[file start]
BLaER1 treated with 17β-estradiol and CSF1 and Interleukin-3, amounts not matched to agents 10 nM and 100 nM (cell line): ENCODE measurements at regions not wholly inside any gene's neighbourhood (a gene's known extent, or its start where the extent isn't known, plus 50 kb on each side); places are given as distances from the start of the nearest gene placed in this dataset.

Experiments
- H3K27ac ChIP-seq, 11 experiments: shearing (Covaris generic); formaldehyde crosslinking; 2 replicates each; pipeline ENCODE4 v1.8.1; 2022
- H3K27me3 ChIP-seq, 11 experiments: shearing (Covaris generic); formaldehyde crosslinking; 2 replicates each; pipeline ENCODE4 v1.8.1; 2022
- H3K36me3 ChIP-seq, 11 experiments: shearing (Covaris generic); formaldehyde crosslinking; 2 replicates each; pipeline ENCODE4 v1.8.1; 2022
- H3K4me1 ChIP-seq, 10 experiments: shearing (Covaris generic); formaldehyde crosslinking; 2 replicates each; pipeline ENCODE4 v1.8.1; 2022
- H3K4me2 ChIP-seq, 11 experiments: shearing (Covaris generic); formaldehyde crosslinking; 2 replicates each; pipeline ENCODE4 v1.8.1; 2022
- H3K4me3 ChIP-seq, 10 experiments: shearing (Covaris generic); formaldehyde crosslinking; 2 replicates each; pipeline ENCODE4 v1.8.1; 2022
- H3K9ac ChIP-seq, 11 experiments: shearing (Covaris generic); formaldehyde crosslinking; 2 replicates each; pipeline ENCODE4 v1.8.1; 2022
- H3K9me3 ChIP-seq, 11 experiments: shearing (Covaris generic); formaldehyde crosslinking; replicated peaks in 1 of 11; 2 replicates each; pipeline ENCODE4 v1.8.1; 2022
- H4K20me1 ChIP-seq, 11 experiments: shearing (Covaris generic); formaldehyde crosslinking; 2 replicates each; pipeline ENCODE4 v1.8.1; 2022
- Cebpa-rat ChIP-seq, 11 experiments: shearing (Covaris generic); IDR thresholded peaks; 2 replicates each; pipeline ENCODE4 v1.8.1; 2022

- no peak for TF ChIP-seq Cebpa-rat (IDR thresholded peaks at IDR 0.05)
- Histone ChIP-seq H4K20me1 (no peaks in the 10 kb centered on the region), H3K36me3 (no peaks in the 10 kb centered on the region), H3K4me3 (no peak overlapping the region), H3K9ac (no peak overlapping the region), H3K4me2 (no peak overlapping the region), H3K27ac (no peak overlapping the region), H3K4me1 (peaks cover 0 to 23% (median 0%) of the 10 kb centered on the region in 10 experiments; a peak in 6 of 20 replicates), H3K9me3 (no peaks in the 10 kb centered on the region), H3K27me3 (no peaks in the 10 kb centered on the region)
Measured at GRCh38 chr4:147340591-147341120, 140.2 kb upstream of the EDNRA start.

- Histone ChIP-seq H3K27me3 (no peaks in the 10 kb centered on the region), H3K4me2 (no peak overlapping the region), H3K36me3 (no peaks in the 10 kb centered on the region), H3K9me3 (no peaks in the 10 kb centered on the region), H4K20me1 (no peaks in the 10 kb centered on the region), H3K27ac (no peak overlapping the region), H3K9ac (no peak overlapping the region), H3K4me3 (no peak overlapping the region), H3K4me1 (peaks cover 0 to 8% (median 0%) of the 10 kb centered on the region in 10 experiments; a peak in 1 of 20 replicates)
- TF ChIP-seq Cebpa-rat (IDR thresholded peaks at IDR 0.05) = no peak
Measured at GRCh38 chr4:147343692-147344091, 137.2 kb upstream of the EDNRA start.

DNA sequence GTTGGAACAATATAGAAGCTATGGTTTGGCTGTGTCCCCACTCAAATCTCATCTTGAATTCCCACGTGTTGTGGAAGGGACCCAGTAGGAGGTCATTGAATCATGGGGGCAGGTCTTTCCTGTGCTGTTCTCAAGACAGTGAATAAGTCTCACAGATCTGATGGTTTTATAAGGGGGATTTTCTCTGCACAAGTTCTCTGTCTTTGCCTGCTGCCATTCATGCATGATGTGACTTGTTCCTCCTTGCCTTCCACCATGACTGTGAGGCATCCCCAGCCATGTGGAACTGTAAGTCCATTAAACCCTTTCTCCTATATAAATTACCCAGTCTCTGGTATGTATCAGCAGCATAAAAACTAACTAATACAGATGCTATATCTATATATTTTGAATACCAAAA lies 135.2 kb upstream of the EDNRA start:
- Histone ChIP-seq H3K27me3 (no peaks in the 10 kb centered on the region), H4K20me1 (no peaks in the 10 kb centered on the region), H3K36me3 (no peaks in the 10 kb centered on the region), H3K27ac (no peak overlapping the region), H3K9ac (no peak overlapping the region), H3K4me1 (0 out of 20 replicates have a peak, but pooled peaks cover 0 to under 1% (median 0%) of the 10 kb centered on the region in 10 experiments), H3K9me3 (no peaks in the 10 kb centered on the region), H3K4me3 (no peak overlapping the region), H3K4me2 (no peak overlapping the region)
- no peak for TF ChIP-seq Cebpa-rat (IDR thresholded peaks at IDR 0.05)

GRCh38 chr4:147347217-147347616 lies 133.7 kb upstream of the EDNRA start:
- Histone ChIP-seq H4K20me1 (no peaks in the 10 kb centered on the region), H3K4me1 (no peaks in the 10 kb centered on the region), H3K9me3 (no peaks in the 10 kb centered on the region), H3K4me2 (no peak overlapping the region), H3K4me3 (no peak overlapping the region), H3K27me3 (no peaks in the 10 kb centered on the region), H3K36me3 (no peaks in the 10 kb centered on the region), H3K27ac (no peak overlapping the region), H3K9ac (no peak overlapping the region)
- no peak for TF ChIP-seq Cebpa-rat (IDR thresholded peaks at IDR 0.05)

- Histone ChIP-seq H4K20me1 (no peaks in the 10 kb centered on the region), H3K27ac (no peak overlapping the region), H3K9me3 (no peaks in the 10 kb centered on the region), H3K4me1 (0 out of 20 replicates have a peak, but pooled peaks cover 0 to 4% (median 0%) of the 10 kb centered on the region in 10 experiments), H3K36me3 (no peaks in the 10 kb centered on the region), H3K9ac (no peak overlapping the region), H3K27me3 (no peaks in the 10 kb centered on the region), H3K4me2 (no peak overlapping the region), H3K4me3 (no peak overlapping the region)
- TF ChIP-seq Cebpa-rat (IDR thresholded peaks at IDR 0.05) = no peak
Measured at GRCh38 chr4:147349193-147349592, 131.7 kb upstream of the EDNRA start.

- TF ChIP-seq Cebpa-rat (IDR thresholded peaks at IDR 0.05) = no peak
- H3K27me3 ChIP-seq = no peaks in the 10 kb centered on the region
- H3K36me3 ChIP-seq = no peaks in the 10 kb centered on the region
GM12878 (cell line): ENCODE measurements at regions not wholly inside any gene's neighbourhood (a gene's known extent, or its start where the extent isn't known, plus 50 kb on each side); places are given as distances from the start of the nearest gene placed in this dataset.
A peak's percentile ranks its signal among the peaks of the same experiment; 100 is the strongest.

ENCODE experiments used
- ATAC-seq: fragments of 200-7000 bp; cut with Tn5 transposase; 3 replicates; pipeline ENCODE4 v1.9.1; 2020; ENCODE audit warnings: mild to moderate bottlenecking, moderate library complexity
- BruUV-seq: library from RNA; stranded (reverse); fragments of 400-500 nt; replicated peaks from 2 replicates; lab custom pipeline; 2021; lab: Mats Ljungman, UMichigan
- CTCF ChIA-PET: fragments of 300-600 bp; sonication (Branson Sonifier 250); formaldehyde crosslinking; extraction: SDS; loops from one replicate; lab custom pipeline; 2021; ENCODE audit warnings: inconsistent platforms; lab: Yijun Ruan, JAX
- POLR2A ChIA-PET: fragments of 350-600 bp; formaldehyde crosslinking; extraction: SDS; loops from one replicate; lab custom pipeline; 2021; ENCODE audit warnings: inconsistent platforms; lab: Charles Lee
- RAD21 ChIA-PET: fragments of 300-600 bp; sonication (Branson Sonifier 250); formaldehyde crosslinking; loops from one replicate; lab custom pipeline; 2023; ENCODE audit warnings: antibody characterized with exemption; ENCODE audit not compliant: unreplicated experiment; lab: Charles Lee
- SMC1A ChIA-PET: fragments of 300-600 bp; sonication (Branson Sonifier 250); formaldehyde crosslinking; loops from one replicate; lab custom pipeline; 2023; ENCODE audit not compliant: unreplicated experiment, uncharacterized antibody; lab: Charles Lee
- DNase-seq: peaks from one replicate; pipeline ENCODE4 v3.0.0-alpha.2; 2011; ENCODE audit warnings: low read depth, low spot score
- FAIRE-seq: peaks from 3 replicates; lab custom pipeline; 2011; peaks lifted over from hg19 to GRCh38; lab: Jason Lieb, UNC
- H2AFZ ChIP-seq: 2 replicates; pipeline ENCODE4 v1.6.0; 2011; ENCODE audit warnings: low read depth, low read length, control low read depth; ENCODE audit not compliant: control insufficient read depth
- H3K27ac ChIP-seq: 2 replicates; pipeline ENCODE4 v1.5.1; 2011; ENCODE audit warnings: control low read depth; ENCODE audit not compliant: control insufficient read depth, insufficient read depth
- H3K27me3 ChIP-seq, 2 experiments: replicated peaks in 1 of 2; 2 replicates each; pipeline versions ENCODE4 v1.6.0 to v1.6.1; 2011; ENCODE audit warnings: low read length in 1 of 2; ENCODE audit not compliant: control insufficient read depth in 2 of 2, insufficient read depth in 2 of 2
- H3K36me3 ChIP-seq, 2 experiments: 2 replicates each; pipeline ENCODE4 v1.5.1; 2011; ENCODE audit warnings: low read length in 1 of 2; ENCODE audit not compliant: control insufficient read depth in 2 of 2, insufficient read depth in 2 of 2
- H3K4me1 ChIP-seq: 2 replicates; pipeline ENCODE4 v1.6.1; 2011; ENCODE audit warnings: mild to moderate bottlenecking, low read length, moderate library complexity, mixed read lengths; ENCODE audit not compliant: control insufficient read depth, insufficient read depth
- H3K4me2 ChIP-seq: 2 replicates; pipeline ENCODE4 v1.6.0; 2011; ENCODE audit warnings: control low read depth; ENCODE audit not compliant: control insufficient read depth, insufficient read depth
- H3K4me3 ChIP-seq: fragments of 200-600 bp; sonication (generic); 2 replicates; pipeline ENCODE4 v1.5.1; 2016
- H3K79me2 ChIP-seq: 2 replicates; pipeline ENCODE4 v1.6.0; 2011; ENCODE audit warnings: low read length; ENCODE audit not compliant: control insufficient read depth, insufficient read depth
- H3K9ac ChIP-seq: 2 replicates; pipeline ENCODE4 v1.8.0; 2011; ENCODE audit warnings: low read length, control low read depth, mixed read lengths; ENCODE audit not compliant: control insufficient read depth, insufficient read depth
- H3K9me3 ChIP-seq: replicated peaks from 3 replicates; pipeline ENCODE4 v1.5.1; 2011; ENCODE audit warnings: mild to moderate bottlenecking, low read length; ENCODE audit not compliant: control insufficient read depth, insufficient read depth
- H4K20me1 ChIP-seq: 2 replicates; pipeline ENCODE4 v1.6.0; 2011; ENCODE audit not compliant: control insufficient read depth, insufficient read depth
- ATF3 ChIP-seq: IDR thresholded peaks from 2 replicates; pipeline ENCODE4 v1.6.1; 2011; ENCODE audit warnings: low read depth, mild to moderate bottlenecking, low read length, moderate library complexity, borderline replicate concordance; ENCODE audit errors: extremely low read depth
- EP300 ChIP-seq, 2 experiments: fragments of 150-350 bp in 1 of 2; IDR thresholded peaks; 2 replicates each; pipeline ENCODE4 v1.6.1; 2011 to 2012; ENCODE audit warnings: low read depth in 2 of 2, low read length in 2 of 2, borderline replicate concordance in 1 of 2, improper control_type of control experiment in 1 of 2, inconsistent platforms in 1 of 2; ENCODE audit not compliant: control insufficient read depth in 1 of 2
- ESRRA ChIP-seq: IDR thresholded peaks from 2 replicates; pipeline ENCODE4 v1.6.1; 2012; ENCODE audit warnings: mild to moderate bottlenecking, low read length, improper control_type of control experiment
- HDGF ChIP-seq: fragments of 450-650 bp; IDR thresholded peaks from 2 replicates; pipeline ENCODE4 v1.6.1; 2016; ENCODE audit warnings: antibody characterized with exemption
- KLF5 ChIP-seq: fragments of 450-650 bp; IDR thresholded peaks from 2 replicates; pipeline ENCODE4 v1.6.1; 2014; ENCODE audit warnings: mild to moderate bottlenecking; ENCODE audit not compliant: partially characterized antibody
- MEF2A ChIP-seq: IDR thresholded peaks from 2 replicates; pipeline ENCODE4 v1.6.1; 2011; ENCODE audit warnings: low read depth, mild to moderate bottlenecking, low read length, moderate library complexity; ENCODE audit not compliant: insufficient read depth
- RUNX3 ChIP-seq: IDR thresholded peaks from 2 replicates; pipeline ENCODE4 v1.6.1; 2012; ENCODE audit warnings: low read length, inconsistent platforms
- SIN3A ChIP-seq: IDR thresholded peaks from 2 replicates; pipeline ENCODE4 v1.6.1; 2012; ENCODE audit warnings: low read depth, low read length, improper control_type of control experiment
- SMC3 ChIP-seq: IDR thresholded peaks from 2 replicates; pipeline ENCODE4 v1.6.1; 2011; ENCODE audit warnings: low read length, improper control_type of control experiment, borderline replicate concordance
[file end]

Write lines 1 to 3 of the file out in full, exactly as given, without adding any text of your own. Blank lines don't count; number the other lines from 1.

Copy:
BLaER1 treated with 17β-estradiol and CSF1 and Interleukin-3, amounts not matched to agents 10 nM and 100 nM (cell line): ENCODE measurements at regions not wholly inside any gene's neighbourhood (a gene's known extent, or its start where the extent isn't known, plus 50 kb on each side); places are given as distances from the start of the nearest gene placed in this dataset.

Experiments
- H3K27ac ChIP-seq, 11 experiments: shearing (Covaris generic); formaldehyde crosslinking; 2 replicates each; pipeline ENCODE4 v1.8.1; 2022